Insights from Mennonites

     Mennonites are one of the historic peace churches. Membership in the church can be used as evidence for conscientious objector status to the draft in the United States. The "New Call to Peacemaking" was a cooperative project of the three such churches, including Quakers and Church of the Brethren.

From Article 22 of the Mennonite Confession of Faith:

     "Led by the Spirit, and beginning in the church, we witness to all people that violence is not the will of God. We witness against all forms of violence, including war among nations, hostility among races and classes, abuse of children and women, violence between men and women, abortion, and capital punishment."

Links to statements:

2003 Official Statement on Abortion

Congregational Resources on Abortion

Mennonite Central Committee Statement on Abortion

Peace and Justice Support Network of Mennonite Church USA, list of abortion statements

Links to articles:

Winning hearts and minds in the Areopagus

Standing Firm

Don't Abort the Truth

Abortion: Providing and Alternative

Witnessing Against Violence: Abortion

If you know of more links that should be added, or have more content that you'd like to offer for this page, please send to clerk @ prolifequakers.org

Off-line Mennonite Quotations

     Stated simply, in treating Christian women as isolated and abstract individuals, we rob them of their connections, relationships, and community, and we rob ourselves of the opportunity to care for and welcome both them and their children.

-- Kathy Rudy, Beyond Pro-Life and Pro-Choice: Moral Diversity in the Abortion Debate (Boston: Beacon Hill Press, 1996), p. 114

      Beyond the potential physical and psychological harm, our society's open abortion policies contribute to a social ethos that is not good for women. For example, many women, perhaps even the majority of women, have an abortion in part because someone is pressuring them to do so. The pressure can be relatively subtle, such as withholding emotional support or expressions of love until the woman agrees to have the abortion. Shockingly often, however, the pressure comes in the form of threats, such as threats that the male partner will leave the relationship or that the family will kick the woman out of the house unless she gets an abortion. This pressure, both in more subtle and in explicit forms, comes from parents, boyfriends, friends, employers and even health clinic workers.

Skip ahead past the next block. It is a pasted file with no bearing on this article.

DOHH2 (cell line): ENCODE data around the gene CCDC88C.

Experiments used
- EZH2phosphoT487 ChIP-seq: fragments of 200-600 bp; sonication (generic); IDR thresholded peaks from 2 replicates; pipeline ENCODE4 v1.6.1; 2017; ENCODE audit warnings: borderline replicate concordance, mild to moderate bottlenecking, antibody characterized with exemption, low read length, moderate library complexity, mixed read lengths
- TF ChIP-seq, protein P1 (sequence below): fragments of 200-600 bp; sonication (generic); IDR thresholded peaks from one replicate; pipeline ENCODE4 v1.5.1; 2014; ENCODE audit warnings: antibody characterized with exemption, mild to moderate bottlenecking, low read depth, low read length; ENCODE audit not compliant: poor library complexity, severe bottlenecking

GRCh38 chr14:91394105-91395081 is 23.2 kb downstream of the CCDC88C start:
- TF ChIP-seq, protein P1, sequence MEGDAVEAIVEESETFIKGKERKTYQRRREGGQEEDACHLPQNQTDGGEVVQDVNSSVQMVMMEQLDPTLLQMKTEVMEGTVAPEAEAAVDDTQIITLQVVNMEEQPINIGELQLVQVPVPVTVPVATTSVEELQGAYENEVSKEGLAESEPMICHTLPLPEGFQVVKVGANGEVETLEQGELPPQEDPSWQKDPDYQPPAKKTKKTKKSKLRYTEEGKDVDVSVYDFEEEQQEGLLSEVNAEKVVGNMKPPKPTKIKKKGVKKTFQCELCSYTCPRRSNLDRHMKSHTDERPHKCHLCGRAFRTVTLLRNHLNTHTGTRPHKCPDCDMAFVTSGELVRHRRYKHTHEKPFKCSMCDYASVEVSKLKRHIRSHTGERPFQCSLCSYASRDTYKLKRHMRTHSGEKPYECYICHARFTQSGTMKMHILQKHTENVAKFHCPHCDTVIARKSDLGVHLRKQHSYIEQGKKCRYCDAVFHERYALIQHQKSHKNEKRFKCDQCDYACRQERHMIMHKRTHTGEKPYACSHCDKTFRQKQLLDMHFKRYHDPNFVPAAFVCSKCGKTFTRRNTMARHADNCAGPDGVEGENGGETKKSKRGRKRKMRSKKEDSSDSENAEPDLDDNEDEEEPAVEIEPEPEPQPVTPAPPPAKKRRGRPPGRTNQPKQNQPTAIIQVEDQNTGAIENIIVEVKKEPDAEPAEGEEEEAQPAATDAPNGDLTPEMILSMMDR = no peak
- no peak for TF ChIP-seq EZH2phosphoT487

When women face this type of pressure, at a time when they are often quite vulnerable, it is unclear what type of "choice" they are making. It certainly is not the empowering, autonomous choice implied by the pro-choice movement. Moreover, while women undoubtedly faced similar pressures in an earlier age, our society's permissive view of abortion as a "solution" to an unintended, untimely pregnancy lends itself to this type of pressure. After all, those exerting pressure can see themselves as encouraging a socially approved fix to a problem, even viewing the pregnant woman who refuses abortion as acting irresponsibly.

-- Joseph J. Kotva Jr., "The Question of Abortion: Christian Virtue and Government Legislation," The Mennonite Quarterly Review (October, 2005), pp. 490-491

     We do not, and should not, view the woman in the image of her attacker [from a rape] or through the lens of the crime against her. Instead, she is to be viewed in the image of God her maker. She is originally a child of God, irreducible to an object of violence, and thus to be cared for as precious rather than cast out as disgraced. Likewise, we do not, and should not, view the attacker primarily in the image of his crime; instead, he also is to be viewed in the image of God. He, too, is seen in light of the redemption and reconciliation possible in Christ. Why, then should we suppose that the unborn child, though conceived in violence, is to be viewed in the image of the attack, and thereby effectively reduced to that act of violence? The unborn child, despite the circumstances of conception, nonetheless presents most originally an embodiment of the face of God.

-- Darrin W. Snyder Belousek, "Toward a Consistent Ethic of Life in the Peace Tradition Perspective: A Critical-Constructive Response to the MC USA Statement on Abortion," The Mennonite Quarterly Review (October, 2005), p. 455

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     In this study, I have traced the ethic of the pre-Constantinian church through a series of individual moral issues related to the taking of human life, and have found that, without exception, the church strongly condemned the taking of human life in any form whatsoever. Neither homicide, nor feticide, nor infanticide, nor suicide, nor capital punishment, nor killing in war were considered acceptable to a church fiercely committed to following the teaching and moral example of the incarnate Lord.

-- Robert Arner, Consistently Pro-Life: The Ethics of Bloodshed in Ancient Christianity

 

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